BR. I was touring with bands which generally only took up a few months of the year, a couple of times a year. I have always been creative and as well as being a drummer, I took the opportunity when I wasn’t touring to study photography as part of a YTS (Youth Training Scheme) in the early 80s where I learnt all fundamentals of photography. Things like ‘dark room’ magic, developing negatives, enlarger printing and photo development the old school way..
I also learnt about professional colour grading and studio work. I still remember one of my first assignments was to set up the correct lighting for photographing antiques for a brochure that had been commissioned by a large antique dealer. After the YTS scheme, I went on to art college where I studied Fine Art, History of Art and 3D design in Ceramics.
A big influence on my creative education was a guy I met called Joe Tetie. Joe was a fellow drummer (Bonzo Dog Dod Band and sessions with David Bowie) and he mentored me from the age of 17 to 20 years old. He was also an expert potter & ceramicist, and from him, I learnt about composition and ceramics.
His teaching methods were more about the philosophy of design than simply how to create something out of clay. He taught me about the fundamentals of great art.
Things like texture, form mass, how the eye is contained and the golden ratio. Thanks to Joe I learnt about the different techniques and artistic periods, from Leonard di Vinci all the way to modern artists. Today my work is at the cutting of design technology based on a solid foundation of classical art education.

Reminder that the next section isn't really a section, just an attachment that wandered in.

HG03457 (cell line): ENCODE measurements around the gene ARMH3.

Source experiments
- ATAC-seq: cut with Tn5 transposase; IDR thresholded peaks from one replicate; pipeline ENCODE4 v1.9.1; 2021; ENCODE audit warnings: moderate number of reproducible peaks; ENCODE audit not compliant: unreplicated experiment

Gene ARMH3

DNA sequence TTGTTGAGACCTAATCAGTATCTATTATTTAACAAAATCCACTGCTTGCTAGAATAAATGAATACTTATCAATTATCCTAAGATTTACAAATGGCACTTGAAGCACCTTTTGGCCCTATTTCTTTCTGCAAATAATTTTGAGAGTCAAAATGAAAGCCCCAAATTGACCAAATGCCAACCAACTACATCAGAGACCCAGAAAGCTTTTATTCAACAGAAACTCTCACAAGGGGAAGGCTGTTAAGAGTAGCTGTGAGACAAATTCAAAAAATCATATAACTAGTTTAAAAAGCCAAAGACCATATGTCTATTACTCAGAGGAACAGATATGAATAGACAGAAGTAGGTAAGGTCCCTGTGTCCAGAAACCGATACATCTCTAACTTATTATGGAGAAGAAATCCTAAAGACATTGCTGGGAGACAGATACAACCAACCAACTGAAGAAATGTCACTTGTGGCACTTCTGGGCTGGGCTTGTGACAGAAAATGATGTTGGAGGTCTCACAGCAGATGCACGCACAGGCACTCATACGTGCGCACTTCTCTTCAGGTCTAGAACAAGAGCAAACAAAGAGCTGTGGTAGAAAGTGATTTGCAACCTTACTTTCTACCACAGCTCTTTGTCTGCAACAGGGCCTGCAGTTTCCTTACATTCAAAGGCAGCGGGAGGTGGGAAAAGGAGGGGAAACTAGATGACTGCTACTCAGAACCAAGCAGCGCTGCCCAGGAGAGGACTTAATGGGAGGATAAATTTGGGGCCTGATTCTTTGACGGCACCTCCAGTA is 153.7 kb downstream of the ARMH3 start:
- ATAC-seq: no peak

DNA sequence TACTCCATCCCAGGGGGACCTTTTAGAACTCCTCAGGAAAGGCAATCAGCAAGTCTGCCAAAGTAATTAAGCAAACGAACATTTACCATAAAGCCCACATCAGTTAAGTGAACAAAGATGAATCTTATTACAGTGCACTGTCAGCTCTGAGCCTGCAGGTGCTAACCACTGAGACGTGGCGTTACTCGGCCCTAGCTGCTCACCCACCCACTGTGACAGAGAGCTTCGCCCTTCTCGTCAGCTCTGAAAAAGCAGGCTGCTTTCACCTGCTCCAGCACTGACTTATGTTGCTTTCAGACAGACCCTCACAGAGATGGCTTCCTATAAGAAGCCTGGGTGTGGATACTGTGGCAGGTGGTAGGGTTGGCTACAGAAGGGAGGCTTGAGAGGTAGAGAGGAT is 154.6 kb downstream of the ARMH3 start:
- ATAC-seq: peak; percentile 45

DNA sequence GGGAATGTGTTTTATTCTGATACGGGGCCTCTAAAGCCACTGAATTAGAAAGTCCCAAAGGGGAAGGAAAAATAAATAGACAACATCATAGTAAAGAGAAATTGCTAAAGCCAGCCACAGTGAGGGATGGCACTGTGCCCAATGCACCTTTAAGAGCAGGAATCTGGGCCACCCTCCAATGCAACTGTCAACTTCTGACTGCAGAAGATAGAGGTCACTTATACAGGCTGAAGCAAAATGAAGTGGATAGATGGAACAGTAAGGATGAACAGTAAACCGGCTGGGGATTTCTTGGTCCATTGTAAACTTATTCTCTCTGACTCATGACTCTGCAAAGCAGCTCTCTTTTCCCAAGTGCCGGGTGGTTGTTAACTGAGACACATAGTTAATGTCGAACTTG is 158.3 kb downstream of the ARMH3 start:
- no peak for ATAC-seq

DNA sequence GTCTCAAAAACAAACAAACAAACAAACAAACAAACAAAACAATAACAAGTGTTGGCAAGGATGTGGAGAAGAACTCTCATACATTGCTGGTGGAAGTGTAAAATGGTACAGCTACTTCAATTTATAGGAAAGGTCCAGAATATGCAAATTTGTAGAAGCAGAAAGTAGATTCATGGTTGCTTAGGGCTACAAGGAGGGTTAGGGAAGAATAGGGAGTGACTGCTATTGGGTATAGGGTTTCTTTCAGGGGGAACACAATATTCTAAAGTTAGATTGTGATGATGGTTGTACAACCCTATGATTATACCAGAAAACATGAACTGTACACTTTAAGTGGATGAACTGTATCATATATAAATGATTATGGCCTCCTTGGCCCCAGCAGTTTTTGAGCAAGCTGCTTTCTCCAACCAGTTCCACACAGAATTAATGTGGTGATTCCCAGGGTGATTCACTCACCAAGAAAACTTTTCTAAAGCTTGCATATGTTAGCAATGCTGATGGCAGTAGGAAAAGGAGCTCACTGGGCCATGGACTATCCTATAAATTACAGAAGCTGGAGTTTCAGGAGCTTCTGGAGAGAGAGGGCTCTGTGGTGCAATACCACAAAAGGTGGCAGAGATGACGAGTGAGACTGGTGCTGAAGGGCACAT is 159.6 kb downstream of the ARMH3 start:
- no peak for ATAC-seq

PG. You also studied Art history and theory of art, as well as your expertise in using digital tools with your photography. How would define what art is based on all this knowledge?
BR. Art is the manifestation of spiritual and emotional thoughts and feelings.
After my time as a full-time professional drummer ended, I spent some years as a digital nomad, working in places like Bali, India and Sri Lanka. I worked with and learned from many of the best creatives and technical minds who had formed a community of digital nomads in those places. It was at this time that I immersed myself in the culture and spirituality of these places and this is something I expressed through my work.
Environment & Sustainability
PG. Our environment plays a big role in shaping our day-to-day experiences, how have your current location and previous places you’ve lived in and visited, shaped your art?
BR. As young punk rockers, we were always more environmentally aware than our parents. The places I have seen have shaped me by making me more environmentally aware and more knowledgeable about animal rights.
I am a vegetarian as a result and my awareness of animal welfare also led to a greater understanding of the environment.
I have been very lucky to do a lot of travelling around the world and see the beauty of the world. Unfortunately, I have also seen that beauty ruined by supermarket plastic bags washing up on the beach.